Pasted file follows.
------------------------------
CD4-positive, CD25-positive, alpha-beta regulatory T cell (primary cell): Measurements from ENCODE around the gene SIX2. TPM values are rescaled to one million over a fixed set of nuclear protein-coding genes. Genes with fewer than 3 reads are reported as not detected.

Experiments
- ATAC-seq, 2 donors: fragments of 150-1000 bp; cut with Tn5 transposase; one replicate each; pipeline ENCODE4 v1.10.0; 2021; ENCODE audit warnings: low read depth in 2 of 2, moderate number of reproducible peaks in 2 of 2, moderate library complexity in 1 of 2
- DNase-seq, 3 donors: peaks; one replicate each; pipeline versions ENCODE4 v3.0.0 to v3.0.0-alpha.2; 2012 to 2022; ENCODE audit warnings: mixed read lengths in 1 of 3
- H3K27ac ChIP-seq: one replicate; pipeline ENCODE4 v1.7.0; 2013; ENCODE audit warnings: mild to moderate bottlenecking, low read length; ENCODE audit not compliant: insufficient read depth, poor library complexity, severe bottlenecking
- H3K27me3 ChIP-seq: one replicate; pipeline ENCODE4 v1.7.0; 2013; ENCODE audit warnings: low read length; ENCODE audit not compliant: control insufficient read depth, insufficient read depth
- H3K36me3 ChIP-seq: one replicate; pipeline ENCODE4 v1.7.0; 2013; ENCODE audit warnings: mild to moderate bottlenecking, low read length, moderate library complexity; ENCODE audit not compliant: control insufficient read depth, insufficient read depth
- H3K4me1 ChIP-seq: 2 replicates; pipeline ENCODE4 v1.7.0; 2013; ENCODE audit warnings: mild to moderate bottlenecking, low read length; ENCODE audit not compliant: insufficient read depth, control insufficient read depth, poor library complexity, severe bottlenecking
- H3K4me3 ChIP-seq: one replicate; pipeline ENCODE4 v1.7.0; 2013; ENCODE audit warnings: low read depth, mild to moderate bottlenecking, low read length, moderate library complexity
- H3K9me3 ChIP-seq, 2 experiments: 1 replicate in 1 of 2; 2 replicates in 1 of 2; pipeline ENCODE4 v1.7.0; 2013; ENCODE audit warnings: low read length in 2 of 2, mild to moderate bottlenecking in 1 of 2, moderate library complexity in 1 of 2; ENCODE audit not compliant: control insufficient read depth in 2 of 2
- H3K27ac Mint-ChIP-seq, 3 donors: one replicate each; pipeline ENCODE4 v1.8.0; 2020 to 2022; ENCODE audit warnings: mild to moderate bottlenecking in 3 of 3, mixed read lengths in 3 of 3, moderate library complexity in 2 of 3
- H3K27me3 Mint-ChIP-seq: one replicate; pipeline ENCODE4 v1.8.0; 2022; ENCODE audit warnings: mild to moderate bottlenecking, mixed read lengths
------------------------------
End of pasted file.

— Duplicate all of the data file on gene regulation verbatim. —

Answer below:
CD4-positive, CD25-positive, alpha-beta regulatory T cell (primary cell): Measurements from ENCODE around the gene SIX2. TPM values are rescaled to one million over a fixed set of nuclear protein-coding genes. Genes with fewer than 3 reads are reported as not detected.

Experiments
- ATAC-seq, 2 donors: fragments of 150-1000 bp; cut with Tn5 transposase; one replicate each; pipeline ENCODE4 v1.10.0; 2021; ENCODE audit warnings: low read depth in 2 of 2, moderate number of reproducible peaks in 2 of 2, moderate library complexity in 1 of 2
- DNase-seq, 3 donors: peaks; one replicate each; pipeline versions ENCODE4 v3.0.0 to v3.0.0-alpha.2; 2012 to 2022; ENCODE audit warnings: mixed read lengths in 1 of 3
- H3K27ac ChIP-seq: one replicate; pipeline ENCODE4 v1.7.0; 2013; ENCODE audit warnings: mild to moderate bottlenecking, low read length; ENCODE audit not compliant: insufficient read depth, poor library complexity, severe bottlenecking
- H3K27me3 ChIP-seq: one replicate; pipeline ENCODE4 v1.7.0; 2013; ENCODE audit warnings: low read length; ENCODE audit not compliant: control insufficient read depth, insufficient read depth
- H3K36me3 ChIP-seq: one replicate; pipeline ENCODE4 v1.7.0; 2013; ENCODE audit warnings: mild to moderate bottlenecking, low read length, moderate library complexity; ENCODE audit not compliant: control insufficient read depth, insufficient read depth
- H3K4me1 ChIP-seq: 2 replicates; pipeline ENCODE4 v1.7.0; 2013; ENCODE audit warnings: mild to moderate bottlenecking, low read length; ENCODE audit not compliant: insufficient read depth, control insufficient read depth, poor library complexity, severe bottlenecking
- H3K4me3 ChIP-seq: one replicate; pipeline ENCODE4 v1.7.0; 2013; ENCODE audit warnings: low read depth, mild to moderate bottlenecking, low read length, moderate library complexity
- H3K9me3 ChIP-seq, 2 experiments: 1 replicate in 1 of 2; 2 replicates in 1 of 2; pipeline ENCODE4 v1.7.0; 2013; ENCODE audit warnings: low read length in 2 of 2, mild to moderate bottlenecking in 1 of 2, moderate library complexity in 1 of 2; ENCODE audit not compliant: control insufficient read depth in 2 of 2
- H3K27ac Mint-ChIP-seq, 3 donors: one replicate each; pipeline ENCODE4 v1.8.0; 2020 to 2022; ENCODE audit warnings: mild to moderate bottlenecking in 3 of 3, mixed read lengths in 3 of 3, moderate library complexity in 2 of 3
- H3K27me3 Mint-ChIP-seq: one replicate; pipeline ENCODE4 v1.8.0; 2022; ENCODE audit warnings: mild to moderate bottlenecking, mixed read lengths